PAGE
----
Viral throat infections, such as colds, can present with swollen lymph nodes, a runny nose, and pinkeye.
These infections usually resolve on their own. However, a person can take over-the-counter pain relievers to alleviate pain they may experience when swallowing.
Strep throat is a bacterial infection that develops in the throat and tonsils due to group A streptococcus. People may contract strep throat if they come into contact with droplets containing the strep bacteria.
A person with strep throat may experience swollen lymph nodes on the neck, a sore throat, a fever, and red spots on the roof of the mouth.
Doctors treat strep throat with antibiotics.
Impetigo is an infection that develops due to group A streptococcus and may cause lymph nodes in the armpits and groin to swell.
A person can contract impetigo when the bacteria enter the body through a break in the skin. This can happen through sharing a towel, razor, or yoga mat.
- itchy spots or sores around the nose or mouth that occur with change in skin color
- swollen lymph nodes
- painful sores
If a person has impetigo, they should seek medical attention to address their symptoms and prevent the condition from spreading to others.
Treatment will usually involve antibiotics.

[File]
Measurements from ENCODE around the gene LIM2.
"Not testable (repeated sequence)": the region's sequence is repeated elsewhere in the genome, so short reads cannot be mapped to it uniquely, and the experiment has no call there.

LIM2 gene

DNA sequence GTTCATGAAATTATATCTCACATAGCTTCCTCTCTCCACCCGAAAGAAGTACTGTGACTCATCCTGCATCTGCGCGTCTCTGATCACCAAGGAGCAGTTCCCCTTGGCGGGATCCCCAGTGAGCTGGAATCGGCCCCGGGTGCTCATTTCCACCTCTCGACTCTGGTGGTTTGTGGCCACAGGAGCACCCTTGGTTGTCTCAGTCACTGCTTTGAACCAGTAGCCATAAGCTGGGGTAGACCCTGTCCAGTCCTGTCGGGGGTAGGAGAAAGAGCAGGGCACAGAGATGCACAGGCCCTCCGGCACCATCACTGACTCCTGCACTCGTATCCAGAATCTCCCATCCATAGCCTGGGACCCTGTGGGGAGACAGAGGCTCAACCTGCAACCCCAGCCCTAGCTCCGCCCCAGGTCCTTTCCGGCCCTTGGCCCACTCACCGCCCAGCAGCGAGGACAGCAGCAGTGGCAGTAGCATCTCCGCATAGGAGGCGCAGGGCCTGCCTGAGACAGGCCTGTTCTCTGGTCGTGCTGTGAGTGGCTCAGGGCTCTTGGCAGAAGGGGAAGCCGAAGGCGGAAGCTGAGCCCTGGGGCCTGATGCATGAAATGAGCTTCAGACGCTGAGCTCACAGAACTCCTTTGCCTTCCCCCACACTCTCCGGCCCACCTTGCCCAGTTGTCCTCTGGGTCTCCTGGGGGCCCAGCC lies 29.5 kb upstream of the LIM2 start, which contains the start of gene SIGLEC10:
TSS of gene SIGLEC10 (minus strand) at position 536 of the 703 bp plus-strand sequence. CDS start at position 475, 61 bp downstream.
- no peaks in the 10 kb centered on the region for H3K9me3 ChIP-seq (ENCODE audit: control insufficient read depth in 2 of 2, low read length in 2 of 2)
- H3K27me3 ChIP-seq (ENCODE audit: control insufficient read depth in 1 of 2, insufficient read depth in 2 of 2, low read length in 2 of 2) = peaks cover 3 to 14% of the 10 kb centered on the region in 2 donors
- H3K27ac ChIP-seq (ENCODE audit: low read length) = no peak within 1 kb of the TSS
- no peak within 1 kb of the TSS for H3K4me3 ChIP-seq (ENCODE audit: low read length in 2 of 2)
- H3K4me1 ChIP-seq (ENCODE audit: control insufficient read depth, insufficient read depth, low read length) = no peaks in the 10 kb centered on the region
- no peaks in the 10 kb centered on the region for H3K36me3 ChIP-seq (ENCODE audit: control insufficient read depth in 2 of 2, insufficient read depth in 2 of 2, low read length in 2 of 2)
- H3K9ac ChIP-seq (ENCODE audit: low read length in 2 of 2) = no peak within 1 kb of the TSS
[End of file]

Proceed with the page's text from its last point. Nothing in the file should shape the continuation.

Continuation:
Ringworm, or jock itch, is a fungal infection that can affect many areas of the body. If the fungus develops in the groin, a person may experience lymph node swelling in that area.
Typically, ringworm starts as a fungal lesion. The fungus often transmits when people share towels or razors.
Ringworm thrives in moist environments, and therefore a person should take care to dry thoroughly after a wash and try not to stay in damp clothes.
A doctor will prescribe an antifungal treatment to address ringworm.
The best way to prevent ringworm is to wear breathable fabrics, avoid sharing towels and razors, and dry thoroughly after bathing.
Lymphoma is a type of cancer that affects the lymphatic system. The two main types of lymphoma are Hodgkin lymphoma and non-Hodgkin lymphoma.
Hodgkin lymphoma occurs when cancer cells spread from one cluster of lymph nodes to another. By contrast, in non-Hodgkin lymphoma, there is no order in how cancer cells spread throughout the lymphatic system.
These are also common symptoms of viral infections, which can make lymphoma hard to diagnose. However, in people with lymphoma, symptoms tend to persist for longer periods of time.
It is of note that these symptoms do not clearly indicate cancer. If a person experiences any of these, they should contact a doctor to identify the cause of their symptoms.
- CAR T cell therapy: This is a type of immunotherapy that uses a person’s own immune system to attack cancer cells.
- Chemotherapy: This therapy uses medication to destroy cancer cells.
- Radiation therapy: This treatment uses high energy beams to destroy cancer cells and shrink tumors.
- Stem cell transplant: A person receives stem cells from a donor. After they undergo high doses of chemotherapy, which destroys cancer cells and unhealthy blood cells, doctors implant stem cells, which start to produce new, healthy blood cells.
A person should contact a healthcare professional if they are experiencing persistent swelling of lymph nodes.
Swelling usually indicates an infection, and therefore a person should not immediately worry about lymphoma.
After reaching a diagnosis, a doctor will recommend the appropriate course of treatment.